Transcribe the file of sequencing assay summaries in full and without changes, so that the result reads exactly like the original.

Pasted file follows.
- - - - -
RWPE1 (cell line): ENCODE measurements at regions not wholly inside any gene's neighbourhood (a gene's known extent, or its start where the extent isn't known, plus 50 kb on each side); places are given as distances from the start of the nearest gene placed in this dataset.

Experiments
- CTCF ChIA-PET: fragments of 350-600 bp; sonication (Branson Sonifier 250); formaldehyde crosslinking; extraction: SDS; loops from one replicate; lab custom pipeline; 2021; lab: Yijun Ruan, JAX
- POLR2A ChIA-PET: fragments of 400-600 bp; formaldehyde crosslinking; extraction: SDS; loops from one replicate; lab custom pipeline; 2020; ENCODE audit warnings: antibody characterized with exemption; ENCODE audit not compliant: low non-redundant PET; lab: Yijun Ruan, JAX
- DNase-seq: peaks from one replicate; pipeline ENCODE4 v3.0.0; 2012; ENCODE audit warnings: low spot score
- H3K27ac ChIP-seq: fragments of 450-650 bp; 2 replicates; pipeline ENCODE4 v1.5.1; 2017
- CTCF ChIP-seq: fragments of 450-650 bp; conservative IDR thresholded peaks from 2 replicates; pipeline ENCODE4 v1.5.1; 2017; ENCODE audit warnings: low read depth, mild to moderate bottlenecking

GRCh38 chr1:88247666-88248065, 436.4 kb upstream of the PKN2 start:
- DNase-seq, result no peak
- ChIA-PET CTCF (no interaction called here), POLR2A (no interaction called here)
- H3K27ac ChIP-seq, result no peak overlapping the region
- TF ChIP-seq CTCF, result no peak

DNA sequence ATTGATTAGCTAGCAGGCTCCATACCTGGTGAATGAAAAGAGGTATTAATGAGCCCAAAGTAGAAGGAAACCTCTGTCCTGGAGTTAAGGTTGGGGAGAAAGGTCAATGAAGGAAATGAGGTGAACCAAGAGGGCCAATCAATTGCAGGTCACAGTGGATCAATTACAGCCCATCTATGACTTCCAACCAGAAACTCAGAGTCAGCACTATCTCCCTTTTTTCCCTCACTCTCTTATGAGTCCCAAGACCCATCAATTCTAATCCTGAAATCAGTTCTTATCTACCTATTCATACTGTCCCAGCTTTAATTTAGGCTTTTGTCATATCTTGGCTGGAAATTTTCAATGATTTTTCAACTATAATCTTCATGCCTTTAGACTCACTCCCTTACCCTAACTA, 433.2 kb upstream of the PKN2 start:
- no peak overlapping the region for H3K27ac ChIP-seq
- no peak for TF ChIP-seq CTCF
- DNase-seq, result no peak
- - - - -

RWPE1 (cell line): ENCODE measurements at regions not wholly inside any gene's neighbourhood (a gene's known extent, or its start where the extent isn't known, plus 50 kb on each side); places are given as distances from the start of the nearest gene placed in this dataset.

Experiments
- CTCF ChIA-PET: fragments of 350-600 bp; sonication (Branson Sonifier 250); formaldehyde crosslinking; extraction: SDS; loops from one replicate; lab custom pipeline; 2021; lab: Yijun Ruan, JAX
- POLR2A ChIA-PET: fragments of 400-600 bp; formaldehyde crosslinking; extraction: SDS; loops from one replicate; lab custom pipeline; 2020; ENCODE audit warnings: antibody characterized with exemption; ENCODE audit not compliant: low non-redundant PET; lab: Yijun Ruan, JAX
- DNase-seq: peaks from one replicate; pipeline ENCODE4 v3.0.0; 2012; ENCODE audit warnings: low spot score
- H3K27ac ChIP-seq: fragments of 450-650 bp; 2 replicates; pipeline ENCODE4 v1.5.1; 2017
- CTCF ChIP-seq: fragments of 450-650 bp; conservative IDR thresholded peaks from 2 replicates; pipeline ENCODE4 v1.5.1; 2017; ENCODE audit warnings: low read depth, mild to moderate bottlenecking

GRCh38 chr1:88247666-88248065, 436.4 kb upstream of the PKN2 start:
- DNase-seq, result no peak
- ChIA-PET CTCF (no interaction called here), POLR2A (no interaction called here)
- H3K27ac ChIP-seq, result no peak overlapping the region
- TF ChIP-seq CTCF, result no peak

DNA sequence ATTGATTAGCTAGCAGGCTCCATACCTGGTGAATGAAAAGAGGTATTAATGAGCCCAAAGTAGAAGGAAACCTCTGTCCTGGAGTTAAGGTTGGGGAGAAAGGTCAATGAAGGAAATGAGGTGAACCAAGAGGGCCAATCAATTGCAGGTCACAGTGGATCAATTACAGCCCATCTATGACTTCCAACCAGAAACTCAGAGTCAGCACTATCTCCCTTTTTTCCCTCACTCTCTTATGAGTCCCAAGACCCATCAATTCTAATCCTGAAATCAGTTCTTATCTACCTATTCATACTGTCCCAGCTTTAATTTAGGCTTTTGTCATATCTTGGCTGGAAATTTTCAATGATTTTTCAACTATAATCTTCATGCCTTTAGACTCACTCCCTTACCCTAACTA, 433.2 kb upstream of the PKN2 start:
- no peak overlapping the region for H3K27ac ChIP-seq
- no peak for TF ChIP-seq CTCF
- DNase-seq, result no peak